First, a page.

“It is effectively job done for our liquid trading strategies,” Clarke, 49, said today at the GAIM International hedge-fund conference in Monaco. “It’s possible we could infill with smaller mergers in Asia-Pacific.”…. more here


Post Under: Economic Outlook, General

A volatile year so far….

June 11, 2020

An article by Beverly Chandler.

Beverly Chandler will be covering GAIM International 2010, 14 - 17 June in Monaco

This year so far has brought a huge variety of drama for the world, not just for the hedge fund industry.  But our focus here is on our industry and recently it has had to deal with debt, volcanic ash, government change, regulatory and tax challenges and unprecedented wild weather.

Despite everything thrown at it, hedge funds appear to be not just surviving but actually getting back to business and thriving.  Recent research showed in-flows to global hedge funds in February at US$ 16.6 bn and March saw US$ 7.6 bn.  Assets in the industry are now at the highest level for 16 months at US$ 1.64 trillion.

Just as that volcanic ash is beginning to settle, so has the dust of the credit crisis begun to settle as people get back to work, albeit with a new awareness of how scarily close to wrecking it all the economic world came.  And with that realisation has come a raft of regulatory and supervisory proposals, designed to stop a banking and financial crisis on that scale happening again.

The European authorities are just about to announce the outcome of a lengthy process which started with what many felt was a knee-jerk reaction to the financial crisis.  The justification of new legislation aimed at curbing the activities of hedge funds and private equity funds was to mitigate systemic risk but as the Alternative Investment Management Association (AIMA) repeatedly claims, there is little evidence that hedge funds caused the crisis.

While proposals were Europe-wide, the greatest concentration of European hedge fund activity is clearly in England and so it was the British hedge fund community that felt increasingly targeted by an almost vindictive regulatory campaign.

The next wave of attack came in proposed tax changes, coming at the hedge fund industry from all sides, the IMF, the EU and within the UK, from the pre-election success Conservatives. Concerned that banks might re-invent themselves as hedge funds in order to avoid paying proposed new taxes on their profits above a certain level, the IMF proposals included hedge funds and alternative funds in new levies that could add an additional 20 per cent tax on the pre-tax profits of certain banks and other financial businesses.

And who would be most affected by any of these changes?  The investors, who according to a new report in the US, are quite likely to be investors in public pension funds.  The report finds that public pension funds by dollar value, are the largest of the institutional allocators of capital to hedge funds.

Attracted to hedge funds by their uncorrelated returns, institutional investors did take fright at the lack of liquidity in hedge fund and fund of funds during the financial crisis.  And that need for liquidity has certainly been a driver for another trend we have seen over this year so far, the growth of so-called hedge fund-lite products in Europe, which show that UCITS funds (European ‘passported’ funds) have taken in US$ 200 bn since they were first allowed to include hedge funds.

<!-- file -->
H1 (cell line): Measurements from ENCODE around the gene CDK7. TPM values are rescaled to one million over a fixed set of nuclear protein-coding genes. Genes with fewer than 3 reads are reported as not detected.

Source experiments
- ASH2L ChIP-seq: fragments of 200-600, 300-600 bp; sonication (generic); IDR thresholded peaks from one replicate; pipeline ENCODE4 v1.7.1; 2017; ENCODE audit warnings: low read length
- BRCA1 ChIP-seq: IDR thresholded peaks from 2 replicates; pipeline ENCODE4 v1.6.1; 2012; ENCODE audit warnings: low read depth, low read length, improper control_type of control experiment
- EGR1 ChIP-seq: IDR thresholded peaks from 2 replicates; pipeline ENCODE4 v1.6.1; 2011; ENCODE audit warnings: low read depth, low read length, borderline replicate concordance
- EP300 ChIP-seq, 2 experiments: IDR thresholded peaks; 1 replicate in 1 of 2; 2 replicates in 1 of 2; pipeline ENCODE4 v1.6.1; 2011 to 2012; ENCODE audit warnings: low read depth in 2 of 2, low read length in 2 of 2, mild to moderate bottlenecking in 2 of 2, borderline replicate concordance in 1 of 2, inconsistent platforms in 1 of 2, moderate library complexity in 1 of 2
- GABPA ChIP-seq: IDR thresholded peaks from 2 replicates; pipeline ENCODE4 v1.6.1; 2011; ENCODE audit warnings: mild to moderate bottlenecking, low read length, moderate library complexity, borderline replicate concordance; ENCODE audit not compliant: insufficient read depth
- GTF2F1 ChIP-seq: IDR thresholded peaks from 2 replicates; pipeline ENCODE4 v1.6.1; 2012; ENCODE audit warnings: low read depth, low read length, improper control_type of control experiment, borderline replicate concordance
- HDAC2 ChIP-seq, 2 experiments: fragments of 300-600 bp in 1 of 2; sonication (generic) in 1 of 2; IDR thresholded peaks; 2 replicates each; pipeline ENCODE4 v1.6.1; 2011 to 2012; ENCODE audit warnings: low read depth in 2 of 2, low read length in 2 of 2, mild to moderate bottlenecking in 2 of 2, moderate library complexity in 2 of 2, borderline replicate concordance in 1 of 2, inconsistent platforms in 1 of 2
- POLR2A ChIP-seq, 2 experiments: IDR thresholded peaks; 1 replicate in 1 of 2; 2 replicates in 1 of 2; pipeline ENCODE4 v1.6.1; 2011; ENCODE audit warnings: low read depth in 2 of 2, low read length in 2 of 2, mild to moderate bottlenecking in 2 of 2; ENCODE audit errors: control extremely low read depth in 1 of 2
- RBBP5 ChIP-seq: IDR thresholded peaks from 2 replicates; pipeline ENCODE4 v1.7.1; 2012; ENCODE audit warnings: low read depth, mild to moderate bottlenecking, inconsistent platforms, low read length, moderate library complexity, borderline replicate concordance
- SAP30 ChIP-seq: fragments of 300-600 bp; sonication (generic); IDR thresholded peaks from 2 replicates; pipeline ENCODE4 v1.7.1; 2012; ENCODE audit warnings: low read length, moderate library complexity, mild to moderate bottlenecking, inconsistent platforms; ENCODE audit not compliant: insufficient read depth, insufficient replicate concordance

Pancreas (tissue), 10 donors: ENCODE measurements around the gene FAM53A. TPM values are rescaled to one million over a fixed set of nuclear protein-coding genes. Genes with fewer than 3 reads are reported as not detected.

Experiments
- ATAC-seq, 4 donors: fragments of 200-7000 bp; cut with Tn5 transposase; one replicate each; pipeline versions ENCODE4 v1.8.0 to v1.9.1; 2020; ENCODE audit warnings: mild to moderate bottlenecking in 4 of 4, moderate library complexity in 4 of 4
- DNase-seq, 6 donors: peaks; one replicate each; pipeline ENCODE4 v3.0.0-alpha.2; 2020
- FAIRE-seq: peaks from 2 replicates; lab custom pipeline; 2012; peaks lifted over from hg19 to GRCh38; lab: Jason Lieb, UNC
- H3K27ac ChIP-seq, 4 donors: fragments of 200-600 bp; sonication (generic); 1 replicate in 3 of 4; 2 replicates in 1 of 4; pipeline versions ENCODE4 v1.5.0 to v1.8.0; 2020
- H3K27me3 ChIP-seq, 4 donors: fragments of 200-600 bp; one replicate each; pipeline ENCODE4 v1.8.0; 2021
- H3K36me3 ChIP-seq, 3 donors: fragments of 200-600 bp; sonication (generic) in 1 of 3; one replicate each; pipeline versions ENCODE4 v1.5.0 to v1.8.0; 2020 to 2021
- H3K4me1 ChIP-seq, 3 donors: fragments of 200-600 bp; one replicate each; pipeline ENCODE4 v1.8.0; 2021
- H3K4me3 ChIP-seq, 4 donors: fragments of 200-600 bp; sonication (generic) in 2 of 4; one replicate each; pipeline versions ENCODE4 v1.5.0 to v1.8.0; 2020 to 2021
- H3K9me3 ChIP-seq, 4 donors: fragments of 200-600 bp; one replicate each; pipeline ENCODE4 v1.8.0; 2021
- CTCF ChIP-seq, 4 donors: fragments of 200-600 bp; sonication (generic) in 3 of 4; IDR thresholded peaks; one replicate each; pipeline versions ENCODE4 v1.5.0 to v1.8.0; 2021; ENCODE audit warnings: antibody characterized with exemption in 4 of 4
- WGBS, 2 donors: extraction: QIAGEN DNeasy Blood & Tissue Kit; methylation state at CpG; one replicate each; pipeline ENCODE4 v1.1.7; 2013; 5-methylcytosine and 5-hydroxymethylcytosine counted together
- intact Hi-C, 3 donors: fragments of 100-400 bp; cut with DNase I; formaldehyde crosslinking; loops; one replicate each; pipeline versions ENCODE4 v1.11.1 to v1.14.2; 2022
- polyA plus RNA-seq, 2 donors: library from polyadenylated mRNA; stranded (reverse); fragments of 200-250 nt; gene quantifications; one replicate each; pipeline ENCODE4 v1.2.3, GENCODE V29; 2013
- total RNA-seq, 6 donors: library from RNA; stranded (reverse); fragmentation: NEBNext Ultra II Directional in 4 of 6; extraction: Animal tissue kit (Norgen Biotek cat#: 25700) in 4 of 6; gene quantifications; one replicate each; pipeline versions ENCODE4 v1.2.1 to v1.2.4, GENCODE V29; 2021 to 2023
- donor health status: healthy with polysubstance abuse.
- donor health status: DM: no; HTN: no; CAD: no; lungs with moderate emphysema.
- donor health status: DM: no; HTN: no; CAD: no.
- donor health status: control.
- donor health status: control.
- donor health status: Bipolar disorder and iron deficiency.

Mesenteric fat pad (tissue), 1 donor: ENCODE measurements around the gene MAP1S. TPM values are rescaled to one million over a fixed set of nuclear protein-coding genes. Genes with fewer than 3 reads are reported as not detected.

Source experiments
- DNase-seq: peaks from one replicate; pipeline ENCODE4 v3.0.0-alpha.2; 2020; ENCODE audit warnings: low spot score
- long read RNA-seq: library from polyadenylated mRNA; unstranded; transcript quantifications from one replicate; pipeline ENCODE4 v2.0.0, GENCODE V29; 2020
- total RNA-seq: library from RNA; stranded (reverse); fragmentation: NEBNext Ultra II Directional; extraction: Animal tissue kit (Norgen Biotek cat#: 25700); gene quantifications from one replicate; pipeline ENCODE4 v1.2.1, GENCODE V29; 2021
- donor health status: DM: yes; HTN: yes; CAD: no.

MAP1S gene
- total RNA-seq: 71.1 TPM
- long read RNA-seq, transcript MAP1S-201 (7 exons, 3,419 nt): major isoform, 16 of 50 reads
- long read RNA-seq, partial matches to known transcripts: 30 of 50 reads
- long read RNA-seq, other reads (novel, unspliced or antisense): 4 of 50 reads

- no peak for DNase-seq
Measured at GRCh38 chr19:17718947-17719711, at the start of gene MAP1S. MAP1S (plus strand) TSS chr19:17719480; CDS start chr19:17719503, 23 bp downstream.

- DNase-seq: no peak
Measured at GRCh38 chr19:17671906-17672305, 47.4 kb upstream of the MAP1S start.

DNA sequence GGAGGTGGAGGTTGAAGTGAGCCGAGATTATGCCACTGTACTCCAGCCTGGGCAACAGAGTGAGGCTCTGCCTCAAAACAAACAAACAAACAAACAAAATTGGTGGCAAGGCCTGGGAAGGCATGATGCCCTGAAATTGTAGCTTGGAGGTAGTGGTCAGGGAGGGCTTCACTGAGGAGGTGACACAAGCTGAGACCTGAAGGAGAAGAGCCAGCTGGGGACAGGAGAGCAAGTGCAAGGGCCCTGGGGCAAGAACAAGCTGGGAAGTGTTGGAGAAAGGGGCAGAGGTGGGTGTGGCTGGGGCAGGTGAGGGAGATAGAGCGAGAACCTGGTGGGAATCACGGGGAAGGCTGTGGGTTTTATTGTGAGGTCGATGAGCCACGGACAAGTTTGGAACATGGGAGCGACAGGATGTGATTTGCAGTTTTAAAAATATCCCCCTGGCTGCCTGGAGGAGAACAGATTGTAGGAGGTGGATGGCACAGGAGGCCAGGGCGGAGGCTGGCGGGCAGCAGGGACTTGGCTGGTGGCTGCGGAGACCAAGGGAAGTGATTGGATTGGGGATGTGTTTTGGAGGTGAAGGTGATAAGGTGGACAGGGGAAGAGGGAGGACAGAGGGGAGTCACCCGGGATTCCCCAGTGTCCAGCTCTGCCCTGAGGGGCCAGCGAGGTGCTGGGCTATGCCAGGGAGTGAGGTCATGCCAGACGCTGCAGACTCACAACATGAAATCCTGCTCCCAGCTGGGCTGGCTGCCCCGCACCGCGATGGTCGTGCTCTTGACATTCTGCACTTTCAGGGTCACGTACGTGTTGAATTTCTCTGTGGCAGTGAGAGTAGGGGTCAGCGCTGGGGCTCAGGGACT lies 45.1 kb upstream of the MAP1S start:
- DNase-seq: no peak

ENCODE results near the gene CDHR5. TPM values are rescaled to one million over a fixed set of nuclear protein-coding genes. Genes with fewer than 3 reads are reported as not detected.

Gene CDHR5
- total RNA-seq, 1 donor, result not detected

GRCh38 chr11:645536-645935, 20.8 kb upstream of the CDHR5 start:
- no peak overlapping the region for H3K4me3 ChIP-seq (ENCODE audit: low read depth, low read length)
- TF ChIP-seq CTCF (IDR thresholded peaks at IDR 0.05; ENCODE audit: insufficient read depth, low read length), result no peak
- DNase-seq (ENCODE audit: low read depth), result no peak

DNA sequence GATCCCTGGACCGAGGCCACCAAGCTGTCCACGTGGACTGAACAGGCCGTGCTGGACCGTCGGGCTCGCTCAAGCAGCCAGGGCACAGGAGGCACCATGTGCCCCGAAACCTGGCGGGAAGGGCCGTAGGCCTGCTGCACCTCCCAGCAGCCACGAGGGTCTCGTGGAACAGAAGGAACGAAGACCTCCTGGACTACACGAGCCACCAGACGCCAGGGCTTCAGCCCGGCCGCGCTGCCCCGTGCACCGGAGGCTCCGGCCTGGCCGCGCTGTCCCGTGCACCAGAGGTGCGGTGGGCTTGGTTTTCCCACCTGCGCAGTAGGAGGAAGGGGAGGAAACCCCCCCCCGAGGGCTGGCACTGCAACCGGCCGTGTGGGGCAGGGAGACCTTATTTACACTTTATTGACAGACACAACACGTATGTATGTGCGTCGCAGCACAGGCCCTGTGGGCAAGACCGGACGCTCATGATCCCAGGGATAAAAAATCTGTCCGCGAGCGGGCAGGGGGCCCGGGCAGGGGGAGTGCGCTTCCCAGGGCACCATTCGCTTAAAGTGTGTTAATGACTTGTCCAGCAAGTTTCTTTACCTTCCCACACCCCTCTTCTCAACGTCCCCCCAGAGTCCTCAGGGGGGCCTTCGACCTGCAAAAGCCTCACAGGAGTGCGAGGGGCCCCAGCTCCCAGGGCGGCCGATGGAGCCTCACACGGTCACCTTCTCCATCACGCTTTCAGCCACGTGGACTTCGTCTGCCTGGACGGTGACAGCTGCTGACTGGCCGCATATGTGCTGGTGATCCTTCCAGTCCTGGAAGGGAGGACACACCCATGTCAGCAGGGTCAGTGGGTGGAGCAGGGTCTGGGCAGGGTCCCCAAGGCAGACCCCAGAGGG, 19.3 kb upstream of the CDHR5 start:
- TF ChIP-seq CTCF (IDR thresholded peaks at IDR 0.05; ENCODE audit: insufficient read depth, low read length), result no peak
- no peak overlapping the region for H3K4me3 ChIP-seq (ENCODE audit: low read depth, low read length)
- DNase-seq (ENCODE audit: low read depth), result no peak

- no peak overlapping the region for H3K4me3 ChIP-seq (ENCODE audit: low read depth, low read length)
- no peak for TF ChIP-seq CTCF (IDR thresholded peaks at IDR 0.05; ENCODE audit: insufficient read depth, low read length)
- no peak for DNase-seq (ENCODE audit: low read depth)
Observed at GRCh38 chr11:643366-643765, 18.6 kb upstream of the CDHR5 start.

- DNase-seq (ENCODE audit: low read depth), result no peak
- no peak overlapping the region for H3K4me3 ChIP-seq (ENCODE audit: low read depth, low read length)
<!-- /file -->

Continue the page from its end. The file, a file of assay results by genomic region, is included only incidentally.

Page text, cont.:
Critics of the hedge fund industry - and there are a few, although not many may be reading this -  just have to remember that over 2008 the S&P 500 recorded a 37 per cent fall while hedge funds, on average achieved losses of 19 per cent.  Hedge funds experienced loss but less of a loss than traditional long only investments and while that still happens, they will always prove popular with investors.

About Beverly Chandler

Beverly Chandler has been a specialist hedge fund writer for a number of years, writing for most of the trade press, a number of national newspapers and publishing a couple of books on the subject.  She will be covering the GAIM International 2010 conference, producing a daily digest of the key outtakes from the event, and interviewing speakers & delegates about prevailing industry trends, their views of the future and why GAIM International is the “must attend” conference in the annual calendar.

Winning Business Models

May 17, 2020

An article by Byron R. Wien, Blackstone Advisory Services

Byron Wien, will be speaking at GAIM International 14-17 June 2020 in Monaco

Over the past year, two important shifts have become clear.  The first is that economic power is definitively shifting from Europe and the United States to Asia and the developing world.  Political power may eventually shift as well.  The developing world is gaining about a percentage point a year in share of world gross national product (GDP).  The second is that the financial markets can suddenly become volatile and dangerous places as we have seen with the recent Greek crisis.  Perhaps a third point is that derivatives and high speed trading can create temporary dislocations.  Computer technology was supposed to add transparency and stability to the markets, but, as we saw in early May, these tools can create turbulence as well. Read more »

Post Under: Economic Outlook